Despite so much uncertainty around us right now, one thing seems certain: wearing a mask when we travel or go anywhere in public is going to be our new norm for a while. Check out my recommendations on where to find masks made in Canada.

Please note that I am not accepting free masks or compensation for promoting any of these. I am trying to provide an honest update of what I like and what fits properly – and, at the same time, support small businesses in Canada.

 

Wearing a mask while travelling in Egypt

Wearing a mask in Egypt

Wearing a mask in Egypt

In early March, I travelled to Egypt for a Social Impact Traveller journey. COVID-19 was certainly an issue, but at the time, the reported case count in Canada and Egypt was so low that our group went ahead with the trip. My husband is immune-compromised so I am always extra cautious when it comes to matters of germs and hygiene, but my trip to Egypt was the first time that I wore a mask,  almost all of the time I was in public places.

At the time, I didn’t know of any masks made in Canada, so I was using run-of-the-mill medical masks that cost just a few dollars from the drug store.

I felt thankful to have the masks with me because, by the time we flew home, the government announced closures due to COVID-19. Flights were packed – there was even a suspected case of COVID-19 on our plane, a young man who was escorted off by medics. Thankfully, I had a proper mask and a decent supply of them, at the time.

None of us on our trip got COVID-19. I’m not sure if it was by good chance, but when I was travelling, I took every measure I knew of  – I wore a mask, disinfected my space on the plane, and used so much sanitizer that my hands became chapped. I even had the privilege of being able to upgrade my seat from a busy back part of the plane to a seat with no one beside me.

Mind you, that was back in March when there was so little known in Canada about the virus, and it’s obvious that air travel will become so different than what it was.

 

Shop Local

In the last few months, I have watched so many innovative local designers try to keep their businesses afloat by making and selling masks, while their bricks-and-mortar stores closed. I’ve purchased masks from many of them as a way to support them, try different sizes – and see what comes first in the mail! (Mail to Toronto was majorly backlogged).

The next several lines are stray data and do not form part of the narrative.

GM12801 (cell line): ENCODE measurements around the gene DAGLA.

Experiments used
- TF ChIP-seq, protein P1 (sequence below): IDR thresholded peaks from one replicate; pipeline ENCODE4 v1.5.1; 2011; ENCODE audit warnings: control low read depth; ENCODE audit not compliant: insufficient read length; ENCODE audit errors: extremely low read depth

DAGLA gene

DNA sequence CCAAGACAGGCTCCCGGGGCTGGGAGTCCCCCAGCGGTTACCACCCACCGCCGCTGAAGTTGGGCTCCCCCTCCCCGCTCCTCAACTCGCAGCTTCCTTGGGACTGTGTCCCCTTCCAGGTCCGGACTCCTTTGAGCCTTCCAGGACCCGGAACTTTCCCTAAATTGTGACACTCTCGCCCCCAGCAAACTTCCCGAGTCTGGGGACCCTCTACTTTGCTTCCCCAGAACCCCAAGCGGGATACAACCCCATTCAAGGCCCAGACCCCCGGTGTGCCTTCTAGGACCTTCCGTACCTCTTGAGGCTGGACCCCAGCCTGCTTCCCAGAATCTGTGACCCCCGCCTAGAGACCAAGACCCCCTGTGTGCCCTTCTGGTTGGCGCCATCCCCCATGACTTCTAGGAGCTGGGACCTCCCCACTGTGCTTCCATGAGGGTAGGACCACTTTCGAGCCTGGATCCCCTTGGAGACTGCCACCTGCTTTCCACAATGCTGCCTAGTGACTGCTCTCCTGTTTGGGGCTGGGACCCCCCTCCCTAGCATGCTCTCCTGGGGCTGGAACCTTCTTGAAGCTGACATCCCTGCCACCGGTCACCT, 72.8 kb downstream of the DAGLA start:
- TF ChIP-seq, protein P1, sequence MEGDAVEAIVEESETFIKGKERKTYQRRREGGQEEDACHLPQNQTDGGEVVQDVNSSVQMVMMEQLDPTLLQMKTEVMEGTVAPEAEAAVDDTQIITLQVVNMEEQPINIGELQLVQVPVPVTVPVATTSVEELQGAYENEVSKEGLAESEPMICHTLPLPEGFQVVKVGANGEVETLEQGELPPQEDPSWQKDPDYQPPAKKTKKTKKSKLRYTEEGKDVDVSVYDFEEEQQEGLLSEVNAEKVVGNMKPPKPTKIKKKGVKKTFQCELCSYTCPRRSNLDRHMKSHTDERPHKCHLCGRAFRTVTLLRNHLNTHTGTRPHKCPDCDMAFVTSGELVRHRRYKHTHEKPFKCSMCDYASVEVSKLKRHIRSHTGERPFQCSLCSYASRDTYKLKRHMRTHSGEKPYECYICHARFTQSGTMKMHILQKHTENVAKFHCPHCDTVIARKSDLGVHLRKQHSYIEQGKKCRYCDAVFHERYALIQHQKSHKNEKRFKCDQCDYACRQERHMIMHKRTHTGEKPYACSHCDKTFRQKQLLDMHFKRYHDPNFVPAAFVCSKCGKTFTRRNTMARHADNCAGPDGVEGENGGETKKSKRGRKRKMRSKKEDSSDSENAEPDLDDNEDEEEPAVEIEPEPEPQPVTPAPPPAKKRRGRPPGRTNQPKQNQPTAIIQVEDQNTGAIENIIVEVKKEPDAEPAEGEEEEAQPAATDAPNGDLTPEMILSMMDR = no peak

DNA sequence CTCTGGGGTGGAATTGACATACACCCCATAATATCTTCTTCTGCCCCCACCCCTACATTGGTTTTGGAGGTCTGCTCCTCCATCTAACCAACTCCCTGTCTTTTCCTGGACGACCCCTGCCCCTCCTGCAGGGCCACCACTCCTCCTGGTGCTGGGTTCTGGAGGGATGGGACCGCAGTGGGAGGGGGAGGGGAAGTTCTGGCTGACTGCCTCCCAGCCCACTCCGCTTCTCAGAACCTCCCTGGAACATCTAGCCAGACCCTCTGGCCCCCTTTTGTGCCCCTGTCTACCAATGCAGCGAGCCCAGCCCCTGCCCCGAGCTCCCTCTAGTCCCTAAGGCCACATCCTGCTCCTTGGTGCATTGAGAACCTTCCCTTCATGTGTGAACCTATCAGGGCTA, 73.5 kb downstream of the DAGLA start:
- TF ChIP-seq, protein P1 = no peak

I know that some of the big retailers are now getting in on selling masks, and some of them such as Disney and Old Navy, will be selling masks that are imported. But, I think it’s really important to show our support to local businesses, too. (Not to suggest that mega-retailers don’t employ a lot of people who need work, too.)

Some local designers are going above and beyond and donating masks to vulnerable communities, in addition to sales. It’s impressive that they are thinking of others, when this is no doubt a difficult time for them as well.

I wanted to share some of the places I’ve either purchased masks from or had my eye on. The challenge is that a lot of these designers are selling out so quickly that it can be hard to even find something in stock. So, I’m sharing some tips with you on how to order as well.

Check out these masks made in Canada

I have tested out a lot of masks (and actually wasted too much money doing it – but not feeling bad for that because I know my purchases are helping small entrepreneurs!) But, in this list, I have only included ones that I have either personally tried and actually liked, or have friends who have tried them and liked them. I’m still waiting for some orders that are stuck in snail mail and will keep updating this as I try new ones.

 

Simone’s Rose

I love the Simone’s Rose online shop. If you go to her site looking for masks, take a look at her designs – she does beautiful work. Those are her masks in the cover photo of this blog, too. I first ordered two masks – one for my son, and one for me from her. They are beautifully designed with soft fabrics and jersey ties. I picked a floral pattern and this blue one for my son. She has beautiful new designs available.

I love her work. So I ordered three more – one for my husband, another for my son, and another for me. The first mask I ordered was size small, but I find it reaches my ear and starts to irritate it if I wear it for long, so I ordered a size XS to try next. My son wore his this weekend and it worked great for him.